Moving to Auckland was a logical next step. Guy didn’t want to stay in Feilding, where her four children with Macdonald; Finn, now 12, Jack, 10, Lucy, nine and Wade, seven, would always be known.
“I didn’t want the kids growing up with people feeling sorry for them or treating them any differently. I wanted us all to have a fresh start.”
Her kids had met Jameson, thought he was “pretty cool”. Nevertheless, it wasn’t her plan to move straight in with him.
“I didn’t think it was a very good idea to begin with. He had no kids, and I had four! I thought ‘this is not going to work’,” she laughs. “But we were both looking for a place to live, and with the way the market was going, it was proving difficult. So we decided to move in together. I thought it was going to be hard adjusting to having another person in the house again. The kids and I had our own little routines going but with Brent being so laid-back, we found it worked really well. I suppose we both didn’t over think it.
“Brent has never tried to be the ‘step dad’. He’s always been really good with the kids and just wants to be a good role model.”
Guy and partner Brent Jameson are due to have their second child together in July.
Finding equilibrium
On the wall behind Guy is a frame containing 24 photos of her life now, candid snaps of holidays and beach life, family and friends. She has found a level of happiness with Jameson that she never felt in her first marriage. She recently signed with an agency to do voiceover work and she likes being around for her kids, able to help out at school. But for all her new reality, the repercussions of her brother’s death are ongoing.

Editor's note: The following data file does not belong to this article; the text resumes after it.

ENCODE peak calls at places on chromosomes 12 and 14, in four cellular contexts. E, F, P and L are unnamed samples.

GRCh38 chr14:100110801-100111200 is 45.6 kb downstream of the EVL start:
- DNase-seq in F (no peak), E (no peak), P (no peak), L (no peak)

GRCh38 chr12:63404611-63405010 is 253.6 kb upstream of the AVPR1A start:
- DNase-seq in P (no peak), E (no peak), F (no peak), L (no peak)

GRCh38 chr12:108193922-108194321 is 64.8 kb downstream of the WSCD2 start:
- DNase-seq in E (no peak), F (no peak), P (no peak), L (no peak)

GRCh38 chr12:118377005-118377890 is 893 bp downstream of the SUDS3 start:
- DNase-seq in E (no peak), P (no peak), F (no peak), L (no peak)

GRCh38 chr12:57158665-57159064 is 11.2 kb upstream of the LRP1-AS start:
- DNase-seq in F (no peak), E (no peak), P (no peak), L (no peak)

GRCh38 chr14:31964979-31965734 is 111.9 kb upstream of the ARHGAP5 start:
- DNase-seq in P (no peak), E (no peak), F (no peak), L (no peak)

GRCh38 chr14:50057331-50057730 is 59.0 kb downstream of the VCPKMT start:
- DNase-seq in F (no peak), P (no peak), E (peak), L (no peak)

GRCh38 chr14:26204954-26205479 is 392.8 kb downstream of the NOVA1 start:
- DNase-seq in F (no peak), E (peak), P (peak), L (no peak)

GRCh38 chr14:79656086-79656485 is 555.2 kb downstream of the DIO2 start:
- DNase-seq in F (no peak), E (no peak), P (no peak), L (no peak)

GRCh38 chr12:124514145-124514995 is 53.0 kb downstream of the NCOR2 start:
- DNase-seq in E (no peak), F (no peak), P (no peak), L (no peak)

Two years ago, after daughter Ruby was born, Guy hit her “next layer of hard stuff”.
“Suddenly I had all this time to myself and I started to think about Scott, a lot. Before I’d experienced anger, devastation, sadness, but this was different. I’d pushed other feelings aside to cope, but then it all came rushing back and I got really down.”
Letting it out
Instead of keeping her feelings to herself, she told Jameson.
“And he said; ‘It’s okay. You’ve been through some serious crap’. I hadn’t said how I felt before then. I had taught myself to bottle it all up, which worked for a while. But I realised when I opened up, not only to Brent but also my family, I felt a little better. Having Ruby gave me the chance to slow down and really think about how I felt, learn to deal with it and let it go.”
She says that revelation was important.
“I’m in a good place now. I think you learn to live with a tragedy but I’ll never fully get over it.”
The hard reality is: there’s no ‘over’ when it comes to this situation. Somewhere, out there, is Scott Guy’s killer, and it torments her that they don’t have the answers.